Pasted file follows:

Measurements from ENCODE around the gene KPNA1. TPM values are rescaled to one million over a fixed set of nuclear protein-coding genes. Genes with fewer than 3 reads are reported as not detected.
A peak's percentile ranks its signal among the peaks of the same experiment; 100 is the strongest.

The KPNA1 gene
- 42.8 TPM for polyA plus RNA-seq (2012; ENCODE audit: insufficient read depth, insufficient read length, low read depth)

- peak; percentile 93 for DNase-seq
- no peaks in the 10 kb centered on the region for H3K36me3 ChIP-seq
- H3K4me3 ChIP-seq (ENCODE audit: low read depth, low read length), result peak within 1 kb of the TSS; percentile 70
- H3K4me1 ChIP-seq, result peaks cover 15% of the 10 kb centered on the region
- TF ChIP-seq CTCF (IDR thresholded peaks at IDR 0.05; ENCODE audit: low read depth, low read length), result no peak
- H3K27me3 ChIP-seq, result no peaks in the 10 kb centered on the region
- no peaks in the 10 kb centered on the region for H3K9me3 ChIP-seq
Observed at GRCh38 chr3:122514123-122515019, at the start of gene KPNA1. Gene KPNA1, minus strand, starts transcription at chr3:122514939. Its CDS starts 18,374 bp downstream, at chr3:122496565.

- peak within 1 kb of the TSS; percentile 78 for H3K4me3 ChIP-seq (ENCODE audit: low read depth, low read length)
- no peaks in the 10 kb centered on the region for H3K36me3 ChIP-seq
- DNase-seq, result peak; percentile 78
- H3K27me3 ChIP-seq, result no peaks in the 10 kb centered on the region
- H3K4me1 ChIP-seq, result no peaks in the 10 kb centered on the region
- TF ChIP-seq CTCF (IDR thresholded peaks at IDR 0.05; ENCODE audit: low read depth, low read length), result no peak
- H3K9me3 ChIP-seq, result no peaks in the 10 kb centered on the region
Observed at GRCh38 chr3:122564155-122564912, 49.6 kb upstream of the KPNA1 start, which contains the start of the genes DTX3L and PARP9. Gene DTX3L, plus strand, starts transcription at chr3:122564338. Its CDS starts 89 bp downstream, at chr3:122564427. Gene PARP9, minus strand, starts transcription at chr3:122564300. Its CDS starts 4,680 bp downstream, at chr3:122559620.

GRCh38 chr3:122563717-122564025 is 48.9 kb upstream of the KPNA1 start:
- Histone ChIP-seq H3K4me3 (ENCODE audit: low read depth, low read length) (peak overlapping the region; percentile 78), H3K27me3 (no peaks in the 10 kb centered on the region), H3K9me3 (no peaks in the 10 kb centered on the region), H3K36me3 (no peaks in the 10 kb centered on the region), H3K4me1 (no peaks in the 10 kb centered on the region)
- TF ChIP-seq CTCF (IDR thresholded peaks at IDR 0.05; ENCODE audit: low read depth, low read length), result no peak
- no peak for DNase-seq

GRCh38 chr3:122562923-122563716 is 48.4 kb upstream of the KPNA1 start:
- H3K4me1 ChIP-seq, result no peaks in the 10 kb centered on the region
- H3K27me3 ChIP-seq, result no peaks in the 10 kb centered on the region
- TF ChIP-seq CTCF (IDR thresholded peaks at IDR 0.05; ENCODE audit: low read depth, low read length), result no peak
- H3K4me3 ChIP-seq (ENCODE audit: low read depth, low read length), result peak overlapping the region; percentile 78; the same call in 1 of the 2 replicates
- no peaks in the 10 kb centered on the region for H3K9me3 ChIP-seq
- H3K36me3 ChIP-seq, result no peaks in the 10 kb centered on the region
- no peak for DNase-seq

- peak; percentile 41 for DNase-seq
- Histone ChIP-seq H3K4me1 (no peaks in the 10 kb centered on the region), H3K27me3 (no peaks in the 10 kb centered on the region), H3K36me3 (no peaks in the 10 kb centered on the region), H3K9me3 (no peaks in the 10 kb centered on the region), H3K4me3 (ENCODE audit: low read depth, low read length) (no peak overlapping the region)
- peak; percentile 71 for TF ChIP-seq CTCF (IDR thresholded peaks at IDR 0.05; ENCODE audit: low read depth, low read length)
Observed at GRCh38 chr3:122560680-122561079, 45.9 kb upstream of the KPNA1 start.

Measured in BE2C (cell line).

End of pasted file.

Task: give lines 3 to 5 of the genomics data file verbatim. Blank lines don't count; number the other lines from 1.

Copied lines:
The KPNA1 gene
- 42.8 TPM for polyA plus RNA-seq (2012; ENCODE audit: insufficient read depth, insufficient read length, low read depth)

- peak; percentile 93 for DNase-seq